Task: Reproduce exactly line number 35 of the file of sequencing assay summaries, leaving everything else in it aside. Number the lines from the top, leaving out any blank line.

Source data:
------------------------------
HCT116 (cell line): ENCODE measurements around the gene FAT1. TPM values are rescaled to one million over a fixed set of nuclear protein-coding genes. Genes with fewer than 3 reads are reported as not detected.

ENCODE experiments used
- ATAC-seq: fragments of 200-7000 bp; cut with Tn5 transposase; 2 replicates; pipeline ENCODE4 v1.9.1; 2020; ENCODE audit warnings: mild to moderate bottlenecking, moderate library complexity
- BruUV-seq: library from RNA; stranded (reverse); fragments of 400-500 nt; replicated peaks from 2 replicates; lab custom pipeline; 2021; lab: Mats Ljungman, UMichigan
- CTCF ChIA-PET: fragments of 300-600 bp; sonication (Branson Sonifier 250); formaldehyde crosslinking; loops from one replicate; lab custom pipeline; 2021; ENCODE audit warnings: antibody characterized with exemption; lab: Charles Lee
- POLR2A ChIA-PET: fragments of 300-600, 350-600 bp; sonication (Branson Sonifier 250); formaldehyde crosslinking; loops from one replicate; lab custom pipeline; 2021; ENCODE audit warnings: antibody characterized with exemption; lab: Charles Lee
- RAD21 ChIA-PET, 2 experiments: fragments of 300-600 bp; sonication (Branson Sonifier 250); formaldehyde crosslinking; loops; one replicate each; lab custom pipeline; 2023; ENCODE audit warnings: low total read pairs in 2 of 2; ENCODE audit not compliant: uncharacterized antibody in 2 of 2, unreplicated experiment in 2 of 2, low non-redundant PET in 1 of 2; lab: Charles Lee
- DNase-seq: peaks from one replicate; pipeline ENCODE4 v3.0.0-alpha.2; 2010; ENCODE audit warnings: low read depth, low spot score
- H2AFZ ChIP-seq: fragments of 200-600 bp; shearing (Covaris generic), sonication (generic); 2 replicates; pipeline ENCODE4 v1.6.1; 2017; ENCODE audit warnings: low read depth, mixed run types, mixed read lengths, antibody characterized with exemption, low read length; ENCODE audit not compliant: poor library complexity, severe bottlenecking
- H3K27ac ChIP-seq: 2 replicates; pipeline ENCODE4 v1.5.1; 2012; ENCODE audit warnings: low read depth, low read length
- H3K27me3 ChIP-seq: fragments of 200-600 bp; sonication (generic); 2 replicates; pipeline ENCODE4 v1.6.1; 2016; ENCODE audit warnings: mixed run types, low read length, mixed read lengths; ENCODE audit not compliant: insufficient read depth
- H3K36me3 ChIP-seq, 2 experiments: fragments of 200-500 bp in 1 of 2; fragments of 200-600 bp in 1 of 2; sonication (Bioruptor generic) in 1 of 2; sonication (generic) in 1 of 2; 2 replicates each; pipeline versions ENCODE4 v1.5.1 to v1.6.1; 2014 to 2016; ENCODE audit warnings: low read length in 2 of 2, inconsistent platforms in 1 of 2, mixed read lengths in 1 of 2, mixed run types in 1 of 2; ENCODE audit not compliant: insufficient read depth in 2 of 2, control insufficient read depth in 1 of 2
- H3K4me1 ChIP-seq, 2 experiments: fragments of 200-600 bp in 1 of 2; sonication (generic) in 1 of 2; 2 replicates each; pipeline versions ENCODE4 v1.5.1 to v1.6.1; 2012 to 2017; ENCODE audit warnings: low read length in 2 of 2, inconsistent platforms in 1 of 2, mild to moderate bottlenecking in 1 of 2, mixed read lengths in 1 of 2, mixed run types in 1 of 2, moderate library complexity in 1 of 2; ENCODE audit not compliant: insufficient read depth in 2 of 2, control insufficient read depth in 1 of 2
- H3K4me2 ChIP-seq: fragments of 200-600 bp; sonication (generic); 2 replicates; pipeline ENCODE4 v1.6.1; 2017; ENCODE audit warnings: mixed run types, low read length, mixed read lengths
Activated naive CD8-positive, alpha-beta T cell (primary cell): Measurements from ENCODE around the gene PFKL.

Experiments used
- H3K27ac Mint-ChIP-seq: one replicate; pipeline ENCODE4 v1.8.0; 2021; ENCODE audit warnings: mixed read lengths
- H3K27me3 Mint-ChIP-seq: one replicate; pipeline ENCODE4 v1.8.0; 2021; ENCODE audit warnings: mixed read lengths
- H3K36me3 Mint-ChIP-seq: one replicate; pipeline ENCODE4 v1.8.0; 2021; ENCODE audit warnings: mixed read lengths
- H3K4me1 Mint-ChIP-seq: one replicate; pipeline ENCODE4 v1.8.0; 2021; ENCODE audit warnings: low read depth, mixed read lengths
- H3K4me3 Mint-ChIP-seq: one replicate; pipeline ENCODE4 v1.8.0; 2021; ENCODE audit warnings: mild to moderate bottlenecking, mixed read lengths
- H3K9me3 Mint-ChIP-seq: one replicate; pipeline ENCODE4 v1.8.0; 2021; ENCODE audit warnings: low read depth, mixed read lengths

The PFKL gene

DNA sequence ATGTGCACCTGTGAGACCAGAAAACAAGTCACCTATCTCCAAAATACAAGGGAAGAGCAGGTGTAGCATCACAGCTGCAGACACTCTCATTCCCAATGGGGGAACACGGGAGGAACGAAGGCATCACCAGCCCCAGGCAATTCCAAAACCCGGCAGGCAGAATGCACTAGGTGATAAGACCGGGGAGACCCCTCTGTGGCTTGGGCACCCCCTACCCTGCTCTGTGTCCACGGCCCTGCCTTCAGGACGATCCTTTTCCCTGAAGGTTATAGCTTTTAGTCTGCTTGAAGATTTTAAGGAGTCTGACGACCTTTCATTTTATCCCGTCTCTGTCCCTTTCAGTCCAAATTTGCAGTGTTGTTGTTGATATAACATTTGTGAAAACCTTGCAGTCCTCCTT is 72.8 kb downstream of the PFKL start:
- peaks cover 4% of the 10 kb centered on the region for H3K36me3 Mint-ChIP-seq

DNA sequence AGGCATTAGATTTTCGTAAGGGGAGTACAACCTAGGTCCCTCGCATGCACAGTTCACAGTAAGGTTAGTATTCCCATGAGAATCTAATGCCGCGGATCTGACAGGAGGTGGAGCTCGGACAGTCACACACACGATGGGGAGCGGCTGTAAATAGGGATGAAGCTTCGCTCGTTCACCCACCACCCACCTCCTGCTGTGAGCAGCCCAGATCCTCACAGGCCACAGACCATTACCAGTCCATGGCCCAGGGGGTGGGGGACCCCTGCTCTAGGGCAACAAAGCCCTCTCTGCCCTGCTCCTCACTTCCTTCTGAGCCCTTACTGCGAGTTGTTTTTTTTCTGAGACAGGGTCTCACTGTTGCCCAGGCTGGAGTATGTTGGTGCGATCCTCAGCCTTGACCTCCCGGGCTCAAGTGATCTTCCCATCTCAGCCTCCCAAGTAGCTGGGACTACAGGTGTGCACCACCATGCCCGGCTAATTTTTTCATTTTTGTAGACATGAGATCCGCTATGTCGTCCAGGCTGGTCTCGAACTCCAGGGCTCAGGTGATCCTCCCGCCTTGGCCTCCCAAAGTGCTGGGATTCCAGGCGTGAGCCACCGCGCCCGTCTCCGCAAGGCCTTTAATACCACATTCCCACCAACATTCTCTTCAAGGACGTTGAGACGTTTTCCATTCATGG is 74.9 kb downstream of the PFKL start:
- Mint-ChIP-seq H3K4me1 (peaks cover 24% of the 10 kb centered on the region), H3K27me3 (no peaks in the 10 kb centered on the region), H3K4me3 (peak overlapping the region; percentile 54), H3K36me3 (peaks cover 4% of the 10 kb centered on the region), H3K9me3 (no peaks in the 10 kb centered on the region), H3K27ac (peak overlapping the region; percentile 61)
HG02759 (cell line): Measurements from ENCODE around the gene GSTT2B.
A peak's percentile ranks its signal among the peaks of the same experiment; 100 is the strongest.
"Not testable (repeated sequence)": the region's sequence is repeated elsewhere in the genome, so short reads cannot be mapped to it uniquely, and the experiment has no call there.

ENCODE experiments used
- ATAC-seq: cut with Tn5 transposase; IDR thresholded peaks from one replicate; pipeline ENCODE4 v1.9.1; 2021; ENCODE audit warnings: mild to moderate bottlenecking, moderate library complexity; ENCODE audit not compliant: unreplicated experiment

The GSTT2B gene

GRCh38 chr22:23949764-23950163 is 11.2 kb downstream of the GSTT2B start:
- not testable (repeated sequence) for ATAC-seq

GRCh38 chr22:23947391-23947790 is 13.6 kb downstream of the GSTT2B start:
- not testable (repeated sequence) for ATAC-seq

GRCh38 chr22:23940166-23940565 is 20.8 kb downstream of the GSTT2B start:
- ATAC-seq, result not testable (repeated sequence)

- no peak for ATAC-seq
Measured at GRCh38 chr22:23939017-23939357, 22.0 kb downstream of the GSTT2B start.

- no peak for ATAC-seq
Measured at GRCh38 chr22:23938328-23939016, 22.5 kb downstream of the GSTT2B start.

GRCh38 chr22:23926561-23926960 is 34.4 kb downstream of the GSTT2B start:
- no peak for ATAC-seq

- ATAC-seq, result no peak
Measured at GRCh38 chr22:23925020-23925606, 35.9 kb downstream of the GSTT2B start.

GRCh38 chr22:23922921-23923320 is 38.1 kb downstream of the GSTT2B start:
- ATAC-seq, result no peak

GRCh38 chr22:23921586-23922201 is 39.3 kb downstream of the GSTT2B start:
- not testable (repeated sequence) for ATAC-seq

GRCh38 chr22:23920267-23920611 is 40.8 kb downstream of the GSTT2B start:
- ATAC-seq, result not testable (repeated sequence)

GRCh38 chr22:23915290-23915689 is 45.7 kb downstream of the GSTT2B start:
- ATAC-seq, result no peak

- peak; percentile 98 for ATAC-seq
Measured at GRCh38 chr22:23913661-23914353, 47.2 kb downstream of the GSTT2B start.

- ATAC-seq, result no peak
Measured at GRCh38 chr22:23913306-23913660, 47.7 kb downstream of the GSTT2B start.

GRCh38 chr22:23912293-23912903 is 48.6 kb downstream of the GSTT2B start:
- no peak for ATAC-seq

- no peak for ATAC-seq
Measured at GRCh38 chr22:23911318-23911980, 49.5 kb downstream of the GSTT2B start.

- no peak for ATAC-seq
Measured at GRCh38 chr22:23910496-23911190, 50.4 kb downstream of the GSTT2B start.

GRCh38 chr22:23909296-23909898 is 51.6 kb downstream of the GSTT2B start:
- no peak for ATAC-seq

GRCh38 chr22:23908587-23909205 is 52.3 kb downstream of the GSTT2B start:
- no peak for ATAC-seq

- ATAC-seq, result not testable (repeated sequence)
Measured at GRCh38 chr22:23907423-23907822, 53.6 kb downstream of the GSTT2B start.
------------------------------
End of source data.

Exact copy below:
- not testable (repeated sequence) for ATAC-seq